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Effectiveness of Teenage Health Teaching Modules

NCJ Number
Journal of School Health Volume: 61 Issue: 1 Dated: 1991 Pages: 26-30
Michael T. Errecart; Herbert J. Walberg; James G. Ross; R. S. Gold; J. L. Fiedler; L. J. Kolbe
Date Published
5 pages
This study assessed the effectiveness of the curriculum of the Teenage Health Teaching Modules (THTM) and the representativeness of the study population.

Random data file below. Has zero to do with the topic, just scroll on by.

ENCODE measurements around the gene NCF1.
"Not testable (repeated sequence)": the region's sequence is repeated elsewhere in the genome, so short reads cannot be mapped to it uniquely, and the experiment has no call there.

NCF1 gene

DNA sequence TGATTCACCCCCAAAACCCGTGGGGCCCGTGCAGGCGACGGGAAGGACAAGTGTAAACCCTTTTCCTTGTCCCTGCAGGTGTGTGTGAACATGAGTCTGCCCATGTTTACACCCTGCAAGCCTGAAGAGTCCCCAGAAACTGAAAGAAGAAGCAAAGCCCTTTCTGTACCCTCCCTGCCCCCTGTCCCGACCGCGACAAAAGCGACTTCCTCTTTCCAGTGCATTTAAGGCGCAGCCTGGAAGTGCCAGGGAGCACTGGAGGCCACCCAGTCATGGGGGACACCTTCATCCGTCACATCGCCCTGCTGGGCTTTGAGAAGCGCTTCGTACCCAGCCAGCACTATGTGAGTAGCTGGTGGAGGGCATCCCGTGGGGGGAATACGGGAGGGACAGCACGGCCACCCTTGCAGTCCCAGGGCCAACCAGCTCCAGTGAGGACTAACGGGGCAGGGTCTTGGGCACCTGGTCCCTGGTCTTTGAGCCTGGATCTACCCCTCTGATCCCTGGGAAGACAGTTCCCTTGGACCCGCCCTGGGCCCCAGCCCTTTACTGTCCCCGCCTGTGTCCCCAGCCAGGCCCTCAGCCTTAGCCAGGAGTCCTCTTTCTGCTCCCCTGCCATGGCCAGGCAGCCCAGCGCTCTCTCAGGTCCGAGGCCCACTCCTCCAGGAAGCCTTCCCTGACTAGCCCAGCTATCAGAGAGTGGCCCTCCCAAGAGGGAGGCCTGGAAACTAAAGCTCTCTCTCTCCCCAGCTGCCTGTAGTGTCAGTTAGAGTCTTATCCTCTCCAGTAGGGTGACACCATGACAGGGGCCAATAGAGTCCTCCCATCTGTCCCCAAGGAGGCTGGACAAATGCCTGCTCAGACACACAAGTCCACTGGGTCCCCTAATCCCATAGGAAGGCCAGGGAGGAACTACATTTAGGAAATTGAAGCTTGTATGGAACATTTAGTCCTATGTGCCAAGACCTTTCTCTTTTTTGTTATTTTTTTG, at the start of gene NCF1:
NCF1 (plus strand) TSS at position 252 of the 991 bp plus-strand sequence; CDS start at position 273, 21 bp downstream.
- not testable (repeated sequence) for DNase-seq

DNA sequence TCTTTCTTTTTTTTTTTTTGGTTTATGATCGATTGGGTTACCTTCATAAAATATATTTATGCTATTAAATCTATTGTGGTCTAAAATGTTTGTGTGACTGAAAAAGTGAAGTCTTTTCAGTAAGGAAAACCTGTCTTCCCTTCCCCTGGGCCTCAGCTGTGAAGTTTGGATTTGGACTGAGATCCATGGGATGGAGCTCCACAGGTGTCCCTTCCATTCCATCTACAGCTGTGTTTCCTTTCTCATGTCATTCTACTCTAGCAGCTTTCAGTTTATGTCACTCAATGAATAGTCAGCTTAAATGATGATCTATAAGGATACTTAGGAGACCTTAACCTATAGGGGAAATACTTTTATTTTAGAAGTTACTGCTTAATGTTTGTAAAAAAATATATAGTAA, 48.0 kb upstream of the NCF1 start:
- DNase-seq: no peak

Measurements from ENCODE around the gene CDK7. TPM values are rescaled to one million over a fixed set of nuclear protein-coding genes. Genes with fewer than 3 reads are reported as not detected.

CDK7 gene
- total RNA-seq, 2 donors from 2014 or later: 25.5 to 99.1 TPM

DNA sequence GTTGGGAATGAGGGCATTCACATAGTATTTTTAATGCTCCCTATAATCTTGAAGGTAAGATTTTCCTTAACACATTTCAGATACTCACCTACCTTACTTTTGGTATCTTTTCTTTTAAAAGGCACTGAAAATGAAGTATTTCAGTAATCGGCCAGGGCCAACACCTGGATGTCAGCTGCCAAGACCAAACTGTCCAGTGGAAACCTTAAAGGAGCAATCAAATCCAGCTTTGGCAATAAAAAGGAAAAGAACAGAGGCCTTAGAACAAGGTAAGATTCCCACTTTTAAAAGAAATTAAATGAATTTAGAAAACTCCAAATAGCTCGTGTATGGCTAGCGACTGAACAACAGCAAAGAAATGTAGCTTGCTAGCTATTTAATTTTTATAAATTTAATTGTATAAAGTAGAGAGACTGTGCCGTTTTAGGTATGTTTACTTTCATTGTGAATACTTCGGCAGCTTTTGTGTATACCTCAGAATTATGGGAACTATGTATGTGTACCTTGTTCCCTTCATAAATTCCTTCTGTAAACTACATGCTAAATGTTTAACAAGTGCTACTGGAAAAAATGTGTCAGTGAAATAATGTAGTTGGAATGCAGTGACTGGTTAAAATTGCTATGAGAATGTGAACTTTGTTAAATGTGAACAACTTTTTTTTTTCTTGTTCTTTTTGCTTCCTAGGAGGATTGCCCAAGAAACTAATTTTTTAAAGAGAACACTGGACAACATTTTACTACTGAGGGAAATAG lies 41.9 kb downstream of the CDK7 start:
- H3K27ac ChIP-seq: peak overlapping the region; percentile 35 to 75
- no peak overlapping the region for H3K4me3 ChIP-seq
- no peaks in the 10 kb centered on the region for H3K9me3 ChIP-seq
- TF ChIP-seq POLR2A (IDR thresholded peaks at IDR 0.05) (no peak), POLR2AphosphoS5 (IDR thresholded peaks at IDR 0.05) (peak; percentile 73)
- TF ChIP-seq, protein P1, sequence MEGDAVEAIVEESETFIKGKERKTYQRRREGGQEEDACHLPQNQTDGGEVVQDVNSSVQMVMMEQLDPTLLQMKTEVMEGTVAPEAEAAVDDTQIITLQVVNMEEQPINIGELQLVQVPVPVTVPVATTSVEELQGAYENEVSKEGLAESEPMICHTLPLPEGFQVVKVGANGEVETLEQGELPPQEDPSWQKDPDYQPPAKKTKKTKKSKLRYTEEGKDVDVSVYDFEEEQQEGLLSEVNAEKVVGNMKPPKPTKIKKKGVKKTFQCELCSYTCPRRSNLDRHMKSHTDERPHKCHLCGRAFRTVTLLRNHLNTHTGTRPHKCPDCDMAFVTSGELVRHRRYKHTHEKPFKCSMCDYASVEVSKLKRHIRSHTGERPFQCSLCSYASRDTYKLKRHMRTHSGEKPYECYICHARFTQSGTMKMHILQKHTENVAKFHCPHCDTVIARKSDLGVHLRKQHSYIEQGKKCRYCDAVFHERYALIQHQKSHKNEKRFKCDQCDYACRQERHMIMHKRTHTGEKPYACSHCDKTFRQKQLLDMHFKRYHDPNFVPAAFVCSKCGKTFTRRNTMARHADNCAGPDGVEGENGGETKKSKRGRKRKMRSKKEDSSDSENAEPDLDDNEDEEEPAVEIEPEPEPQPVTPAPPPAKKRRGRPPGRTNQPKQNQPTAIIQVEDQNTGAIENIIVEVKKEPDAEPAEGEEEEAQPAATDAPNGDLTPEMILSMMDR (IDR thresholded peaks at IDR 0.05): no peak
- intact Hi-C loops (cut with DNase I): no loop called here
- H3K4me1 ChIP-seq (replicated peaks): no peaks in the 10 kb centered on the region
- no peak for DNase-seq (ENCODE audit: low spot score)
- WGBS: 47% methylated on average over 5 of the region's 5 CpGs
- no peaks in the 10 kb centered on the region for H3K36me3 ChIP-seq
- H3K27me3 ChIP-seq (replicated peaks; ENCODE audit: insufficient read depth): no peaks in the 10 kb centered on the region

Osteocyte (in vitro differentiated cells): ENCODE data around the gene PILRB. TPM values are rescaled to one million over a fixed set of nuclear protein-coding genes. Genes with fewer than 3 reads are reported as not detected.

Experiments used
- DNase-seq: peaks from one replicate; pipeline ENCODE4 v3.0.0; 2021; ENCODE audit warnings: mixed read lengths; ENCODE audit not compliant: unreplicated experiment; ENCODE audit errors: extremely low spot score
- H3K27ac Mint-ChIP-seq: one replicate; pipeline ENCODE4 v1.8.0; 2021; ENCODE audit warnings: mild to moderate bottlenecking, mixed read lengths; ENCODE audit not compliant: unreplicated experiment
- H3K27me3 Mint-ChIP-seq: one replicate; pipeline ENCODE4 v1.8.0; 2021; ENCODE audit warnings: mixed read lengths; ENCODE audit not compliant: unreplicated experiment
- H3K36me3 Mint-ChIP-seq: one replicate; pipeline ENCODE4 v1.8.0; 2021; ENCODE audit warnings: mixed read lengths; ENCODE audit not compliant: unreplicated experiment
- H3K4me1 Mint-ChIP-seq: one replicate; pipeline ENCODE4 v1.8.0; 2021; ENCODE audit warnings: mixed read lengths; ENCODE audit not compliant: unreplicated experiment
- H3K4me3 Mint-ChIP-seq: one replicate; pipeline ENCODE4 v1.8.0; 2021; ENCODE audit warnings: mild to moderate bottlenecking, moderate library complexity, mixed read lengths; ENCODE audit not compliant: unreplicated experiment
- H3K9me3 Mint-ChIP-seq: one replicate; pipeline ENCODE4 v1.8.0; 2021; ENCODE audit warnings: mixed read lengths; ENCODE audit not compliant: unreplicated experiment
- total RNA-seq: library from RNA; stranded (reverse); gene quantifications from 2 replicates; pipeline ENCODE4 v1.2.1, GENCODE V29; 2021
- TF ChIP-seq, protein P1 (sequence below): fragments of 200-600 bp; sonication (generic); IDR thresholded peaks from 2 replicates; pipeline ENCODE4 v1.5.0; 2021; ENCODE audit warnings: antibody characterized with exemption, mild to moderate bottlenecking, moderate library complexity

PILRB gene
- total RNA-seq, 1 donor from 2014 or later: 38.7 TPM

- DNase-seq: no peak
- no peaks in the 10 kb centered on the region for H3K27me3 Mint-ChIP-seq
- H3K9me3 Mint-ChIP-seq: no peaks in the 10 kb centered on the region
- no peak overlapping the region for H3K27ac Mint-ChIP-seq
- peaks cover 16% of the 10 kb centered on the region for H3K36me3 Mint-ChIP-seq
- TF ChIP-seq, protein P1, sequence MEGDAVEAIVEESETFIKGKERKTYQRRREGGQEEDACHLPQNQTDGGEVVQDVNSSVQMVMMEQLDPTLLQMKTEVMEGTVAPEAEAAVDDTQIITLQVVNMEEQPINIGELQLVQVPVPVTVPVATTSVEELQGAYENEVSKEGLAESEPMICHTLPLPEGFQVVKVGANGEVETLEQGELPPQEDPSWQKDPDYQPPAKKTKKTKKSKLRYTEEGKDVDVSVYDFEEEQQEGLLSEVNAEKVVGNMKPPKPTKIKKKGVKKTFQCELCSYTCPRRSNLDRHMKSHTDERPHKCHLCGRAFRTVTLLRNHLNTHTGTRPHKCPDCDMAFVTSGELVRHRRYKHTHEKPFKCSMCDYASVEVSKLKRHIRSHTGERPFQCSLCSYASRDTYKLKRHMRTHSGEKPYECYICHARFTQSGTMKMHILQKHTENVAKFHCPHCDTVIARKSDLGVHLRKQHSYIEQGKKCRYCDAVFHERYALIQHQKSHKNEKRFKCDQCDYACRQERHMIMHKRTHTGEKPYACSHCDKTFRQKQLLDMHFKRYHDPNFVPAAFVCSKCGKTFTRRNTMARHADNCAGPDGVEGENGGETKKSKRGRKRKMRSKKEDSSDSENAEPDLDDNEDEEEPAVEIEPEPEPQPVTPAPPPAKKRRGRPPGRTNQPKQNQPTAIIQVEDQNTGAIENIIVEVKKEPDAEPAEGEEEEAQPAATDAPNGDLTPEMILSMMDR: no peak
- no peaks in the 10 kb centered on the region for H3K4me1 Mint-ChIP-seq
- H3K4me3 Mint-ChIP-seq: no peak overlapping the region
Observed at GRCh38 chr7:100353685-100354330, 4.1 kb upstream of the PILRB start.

The evaluation tested curriculum effectiveness in producing changes in student health knowledge, attitudes, practices, and self-reported priority health behaviors, such as cigarette smoking and use of alcohol or other drugs. The results are first presented using gain score analysis, a common technique for measuring the effects of education interventions. The data were then re-analyzed with linear models design to control for the possible confounding influences of school and student characteristics on study results. The last section examined the representativeness of the study population. Using the classroom as the unit of analysis, the study calculated average pretest, posttest, and gain scores for students' knowledge, attitudes, and practices. The effects size for increased knowledge of students exposed to THTM was large (0.84), and effect sizes for attitudes (0.50) and practices (0.42) were more modest.